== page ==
The announcement of the report's findings gave him all the firepower he needed to bring Count Tisza, leader of the Hungarian half of Austria-Hungary, to the side of war. He had been planning all along to send an ultimatum to Serbia- one written to be rejected- and thus start a "justified" war. Tisza, you'll recall, had been against this because of his fears that Russia would intervene, and the Dual Monarchy would be like fine crystal in a cannonade. But faced with facts, and under increasing pressure from his own political rivals, Tisza met with Berchtold on the 14th and agreed that, while it "had not been easy to take the decision of advising war..." he was "now convinced of its necessity." He agreed to sending an ultimatum, but not before it was brought before the full Ministerial Council on Sunday the 19th.
And this was the first wrinkle in Berchtold's plan. On the 12th, Raymond Poincare and much of the rest of the high French Government had set out on a sea trip to St Petersburg to confer with the Tsar and the other Powers That Be in Russia. Berchtold HAD wanted to send the ultimatum while the Frenchmen were in the Baltic, to present a fait accompli before the two allies could formulate a joint response. Waiting till Sunday screwed that; now he would have to wait until they were on the return trip to France... which would actually work out better, because the French/Russian meeting would be over, the last of the Army divisions on "harvest leave" would be back, and he could unleash Conrad on 48 hours notice. The new date for sending the note to Belgrade would be July 25th.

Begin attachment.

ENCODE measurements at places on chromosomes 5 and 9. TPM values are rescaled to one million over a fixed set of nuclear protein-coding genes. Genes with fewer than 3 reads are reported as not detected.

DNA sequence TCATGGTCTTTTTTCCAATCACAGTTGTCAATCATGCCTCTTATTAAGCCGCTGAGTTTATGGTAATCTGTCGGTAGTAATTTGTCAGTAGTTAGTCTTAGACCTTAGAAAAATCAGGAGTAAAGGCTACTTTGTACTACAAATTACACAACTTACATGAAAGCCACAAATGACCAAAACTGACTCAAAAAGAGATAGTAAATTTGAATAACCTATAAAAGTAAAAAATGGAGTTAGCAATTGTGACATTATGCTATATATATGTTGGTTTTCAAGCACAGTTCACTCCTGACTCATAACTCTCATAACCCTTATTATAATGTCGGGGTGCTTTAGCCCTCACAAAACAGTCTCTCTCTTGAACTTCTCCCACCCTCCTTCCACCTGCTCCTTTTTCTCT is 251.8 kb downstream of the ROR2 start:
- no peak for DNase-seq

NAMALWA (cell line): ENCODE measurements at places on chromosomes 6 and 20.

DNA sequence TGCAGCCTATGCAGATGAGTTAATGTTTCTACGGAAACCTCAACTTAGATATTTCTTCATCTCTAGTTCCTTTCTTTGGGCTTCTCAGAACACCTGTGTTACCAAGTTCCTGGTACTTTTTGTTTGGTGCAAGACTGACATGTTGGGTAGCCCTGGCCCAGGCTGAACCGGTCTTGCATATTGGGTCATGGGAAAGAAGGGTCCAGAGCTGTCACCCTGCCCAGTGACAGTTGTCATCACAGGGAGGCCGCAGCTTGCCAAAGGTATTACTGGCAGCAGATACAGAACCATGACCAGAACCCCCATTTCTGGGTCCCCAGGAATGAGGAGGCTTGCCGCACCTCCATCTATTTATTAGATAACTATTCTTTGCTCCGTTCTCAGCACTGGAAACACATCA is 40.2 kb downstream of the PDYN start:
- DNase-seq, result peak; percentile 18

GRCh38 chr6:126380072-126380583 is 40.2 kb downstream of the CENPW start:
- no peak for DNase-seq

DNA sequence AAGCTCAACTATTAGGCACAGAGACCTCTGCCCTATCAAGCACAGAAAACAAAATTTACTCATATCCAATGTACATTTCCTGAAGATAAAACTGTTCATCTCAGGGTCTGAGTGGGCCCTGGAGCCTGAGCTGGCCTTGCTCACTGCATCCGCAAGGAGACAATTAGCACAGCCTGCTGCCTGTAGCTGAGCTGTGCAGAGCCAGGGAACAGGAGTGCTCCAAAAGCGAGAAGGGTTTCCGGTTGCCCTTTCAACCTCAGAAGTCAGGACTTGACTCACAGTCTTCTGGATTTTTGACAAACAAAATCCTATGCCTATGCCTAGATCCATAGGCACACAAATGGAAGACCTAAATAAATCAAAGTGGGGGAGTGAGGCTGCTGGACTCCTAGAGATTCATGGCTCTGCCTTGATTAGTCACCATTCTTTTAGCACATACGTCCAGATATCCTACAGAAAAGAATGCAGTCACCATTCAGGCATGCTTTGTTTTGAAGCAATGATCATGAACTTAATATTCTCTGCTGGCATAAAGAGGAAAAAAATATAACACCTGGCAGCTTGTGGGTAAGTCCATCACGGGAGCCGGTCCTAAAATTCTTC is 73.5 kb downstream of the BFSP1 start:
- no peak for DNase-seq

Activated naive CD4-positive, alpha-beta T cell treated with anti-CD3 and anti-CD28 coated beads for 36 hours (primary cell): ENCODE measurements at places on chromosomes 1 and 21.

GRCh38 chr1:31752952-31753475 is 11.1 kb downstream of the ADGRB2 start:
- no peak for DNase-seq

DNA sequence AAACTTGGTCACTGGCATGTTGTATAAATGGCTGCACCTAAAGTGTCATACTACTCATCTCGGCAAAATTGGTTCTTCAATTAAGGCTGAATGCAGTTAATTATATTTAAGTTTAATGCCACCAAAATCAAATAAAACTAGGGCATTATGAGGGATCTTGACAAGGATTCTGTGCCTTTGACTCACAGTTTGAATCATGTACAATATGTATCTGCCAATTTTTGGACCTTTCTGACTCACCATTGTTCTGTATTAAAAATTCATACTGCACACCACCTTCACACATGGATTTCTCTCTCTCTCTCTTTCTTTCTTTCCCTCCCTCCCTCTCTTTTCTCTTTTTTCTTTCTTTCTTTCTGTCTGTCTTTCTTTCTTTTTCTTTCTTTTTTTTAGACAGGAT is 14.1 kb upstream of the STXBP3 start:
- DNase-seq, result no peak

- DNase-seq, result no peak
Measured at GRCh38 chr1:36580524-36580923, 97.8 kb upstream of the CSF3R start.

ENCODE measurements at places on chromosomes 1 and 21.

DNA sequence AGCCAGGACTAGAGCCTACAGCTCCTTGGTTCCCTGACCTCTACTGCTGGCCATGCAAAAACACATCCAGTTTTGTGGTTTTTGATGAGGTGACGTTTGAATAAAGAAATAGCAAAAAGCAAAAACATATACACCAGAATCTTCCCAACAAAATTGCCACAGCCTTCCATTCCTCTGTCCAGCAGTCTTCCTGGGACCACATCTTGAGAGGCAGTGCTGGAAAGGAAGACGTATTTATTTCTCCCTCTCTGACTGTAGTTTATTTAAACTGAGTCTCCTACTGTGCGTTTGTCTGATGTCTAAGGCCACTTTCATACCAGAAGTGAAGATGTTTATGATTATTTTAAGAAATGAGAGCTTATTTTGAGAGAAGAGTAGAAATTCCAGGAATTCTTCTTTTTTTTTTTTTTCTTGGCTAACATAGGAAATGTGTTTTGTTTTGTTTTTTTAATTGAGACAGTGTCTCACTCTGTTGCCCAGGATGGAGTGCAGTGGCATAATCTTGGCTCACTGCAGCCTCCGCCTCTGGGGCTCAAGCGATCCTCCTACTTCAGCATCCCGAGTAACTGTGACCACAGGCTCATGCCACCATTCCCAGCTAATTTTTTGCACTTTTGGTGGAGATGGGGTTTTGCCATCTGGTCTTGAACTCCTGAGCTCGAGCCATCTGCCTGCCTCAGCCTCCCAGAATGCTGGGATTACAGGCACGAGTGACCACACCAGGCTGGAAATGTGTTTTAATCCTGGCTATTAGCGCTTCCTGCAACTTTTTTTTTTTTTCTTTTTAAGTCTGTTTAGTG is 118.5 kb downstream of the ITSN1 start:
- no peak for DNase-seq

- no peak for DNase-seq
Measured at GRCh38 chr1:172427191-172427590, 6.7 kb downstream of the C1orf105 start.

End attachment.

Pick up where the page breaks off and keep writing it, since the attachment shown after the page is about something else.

|Poincare and Sazonov... boy, won't they have stuff to talk about!|
But of course Tisza wouldn't make it that easy. On the very eventful morning of July 19th, the ministers got together- including Conrad, who was officially "on vacation" from the 14th to the 22nd to make it look like nothing was going on (a tactic also used by Russian Foreign Minister Sazonov and Serbian Prime Minister Pasic over the course of our story)- at Berchtold's private residence (believe it or not, the Strudelhof, or House of Strudel. Can't make this stuff up.
|See? The Strudelhof!|
Tisza first brought up the Italian problem. Even though Italy was a (nod, nod, wink, wink) ally, they had a lot of issues with Austria and might turn things into a two front war even if Russia stayed out. Berchtold assured him he would make all diplomatic efforts to appease Italy, just as he had told the Germans- and never would get around to, because he knew that the Italians would come with their bags open and their hands out. Then Tisza went to the other two-front possibility- Romania. What could Conrad promise to protect Hungary from invasion through Transylvania? After the idea of a division of the Fifth Vampire Corps was deemed infeasible, Conrad proposed an initial bluff- a militia/training regiment/police conglomerate which, while not being a decent fighting force might look enough like one to scare the Romanians off. Amazingly, Tisza was happy with this as well.